“It’s not difficult to be impartial because most umpires are neutral. It doesn’t matter who the batsman is…”
Test cricket is the ultimate challenge even for umpires. Five days mean many pitch and weather changes. We have to take various factors into consideration when we do our homework.
Sometimes, players show displeasure at a decision. Every one has a right to be disappointed. There was one T20 match where I was the third umpire and one of the teams complained about some of my decisions. It hurt. I maintain, though, that all the decisions were correct.
By and large, players realise umpiring is a tough job and take decisions in their stride. Often, they compliment us. I was umpiring in a Ranji Trophy semifinal between Railways and Bengal. Sourav Ganguly was bowling and appealing a lot. In three or four overs, he made about seven appeals. I negated all. He knew I was right and after the last appeal, he patted my back. “Hope to see you in more matches,” he said.
I don’t remember my first verdict in international cricket. I do remember Kapil Dev bowling from my end and sending down an 11-ball over.
Watching the world’s best players is an umpire’s greatest reward. Though I saw many contemporary players, I enjoyed watching two oldies—Graeme Pollock and Barry Richards—the most. It was at the BSI World Masters in 1995. Even at that age, they hit the ball like a table tennis ball. And stole singles on eye contact.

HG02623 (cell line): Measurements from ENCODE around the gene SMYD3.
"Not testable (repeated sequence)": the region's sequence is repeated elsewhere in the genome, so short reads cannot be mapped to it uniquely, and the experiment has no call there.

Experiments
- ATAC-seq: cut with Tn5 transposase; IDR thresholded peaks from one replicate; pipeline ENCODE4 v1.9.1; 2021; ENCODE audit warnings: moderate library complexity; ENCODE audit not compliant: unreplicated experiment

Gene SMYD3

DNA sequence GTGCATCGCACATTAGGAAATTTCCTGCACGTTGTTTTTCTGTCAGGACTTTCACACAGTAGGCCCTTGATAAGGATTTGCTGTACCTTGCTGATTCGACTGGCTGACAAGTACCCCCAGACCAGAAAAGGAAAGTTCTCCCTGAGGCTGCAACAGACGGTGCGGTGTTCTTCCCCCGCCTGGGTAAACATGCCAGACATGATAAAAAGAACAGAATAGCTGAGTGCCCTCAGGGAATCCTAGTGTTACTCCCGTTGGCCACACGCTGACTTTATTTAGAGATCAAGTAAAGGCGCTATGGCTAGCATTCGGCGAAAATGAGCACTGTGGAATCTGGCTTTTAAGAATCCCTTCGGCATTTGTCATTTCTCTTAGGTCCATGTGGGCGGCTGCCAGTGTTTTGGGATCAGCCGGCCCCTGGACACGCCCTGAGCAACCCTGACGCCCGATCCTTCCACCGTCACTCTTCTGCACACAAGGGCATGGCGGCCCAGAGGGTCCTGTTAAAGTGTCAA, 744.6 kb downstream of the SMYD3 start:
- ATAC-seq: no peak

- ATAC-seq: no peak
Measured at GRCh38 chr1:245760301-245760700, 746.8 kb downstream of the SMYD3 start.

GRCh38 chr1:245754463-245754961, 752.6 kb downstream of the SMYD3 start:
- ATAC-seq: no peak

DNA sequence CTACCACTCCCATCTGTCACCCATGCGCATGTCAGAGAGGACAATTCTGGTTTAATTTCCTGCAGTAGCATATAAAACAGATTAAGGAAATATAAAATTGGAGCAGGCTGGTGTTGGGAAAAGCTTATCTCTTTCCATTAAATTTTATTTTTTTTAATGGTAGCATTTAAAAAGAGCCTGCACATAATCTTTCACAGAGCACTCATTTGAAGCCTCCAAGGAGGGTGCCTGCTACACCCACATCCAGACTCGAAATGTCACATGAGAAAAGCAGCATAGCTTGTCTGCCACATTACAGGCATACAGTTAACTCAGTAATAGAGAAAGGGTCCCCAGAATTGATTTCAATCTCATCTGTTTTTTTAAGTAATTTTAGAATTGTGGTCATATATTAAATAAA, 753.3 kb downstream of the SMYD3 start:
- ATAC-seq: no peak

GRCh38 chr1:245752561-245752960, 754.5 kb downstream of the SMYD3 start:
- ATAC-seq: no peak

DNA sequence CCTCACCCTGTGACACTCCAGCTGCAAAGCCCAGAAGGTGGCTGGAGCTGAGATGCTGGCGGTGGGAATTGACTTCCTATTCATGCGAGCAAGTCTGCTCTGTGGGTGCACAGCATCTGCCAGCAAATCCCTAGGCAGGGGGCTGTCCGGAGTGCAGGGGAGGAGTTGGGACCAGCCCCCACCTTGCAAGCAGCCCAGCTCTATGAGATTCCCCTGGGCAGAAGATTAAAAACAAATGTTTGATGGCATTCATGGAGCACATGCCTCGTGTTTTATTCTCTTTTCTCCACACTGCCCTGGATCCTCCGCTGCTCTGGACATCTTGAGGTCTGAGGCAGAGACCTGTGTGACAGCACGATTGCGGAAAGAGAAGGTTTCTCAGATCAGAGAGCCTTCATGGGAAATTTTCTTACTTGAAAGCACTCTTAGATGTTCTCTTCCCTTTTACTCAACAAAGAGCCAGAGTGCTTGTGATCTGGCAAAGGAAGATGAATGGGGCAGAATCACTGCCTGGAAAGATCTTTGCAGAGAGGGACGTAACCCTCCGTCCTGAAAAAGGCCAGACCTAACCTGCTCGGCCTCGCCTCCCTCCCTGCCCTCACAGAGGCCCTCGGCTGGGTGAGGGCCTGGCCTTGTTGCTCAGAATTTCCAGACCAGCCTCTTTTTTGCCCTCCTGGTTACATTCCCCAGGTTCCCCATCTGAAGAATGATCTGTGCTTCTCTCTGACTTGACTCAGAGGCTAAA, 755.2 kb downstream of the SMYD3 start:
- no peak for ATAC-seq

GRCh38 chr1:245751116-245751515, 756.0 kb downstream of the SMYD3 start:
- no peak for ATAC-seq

We rarely feel like going to the loo in the middle of a session. It is a bit difficult in winter, though. We also don’t feel hungry during sessions.
Caught behinds, those where the edge is slight, are perhaps the most difficult to judge. Those down the leg side are even harder.
For umpires, a gentleman player is one who walks. Kumar Sangakkara and Adam Gilchrist are gentlemen.
It is not difficult to be impartial because most umpires are neutral. It does not matter to them who the batsman is. Often, they do not know the score. The only thing that matters is the right decision.
Very few umpires have fans. (The late) David Shepherd perhaps did. I met him once. We had a cup of tea at the Taj in Mumbai.
(This umpire was on the International Cricket Council’s international umpires’ panel )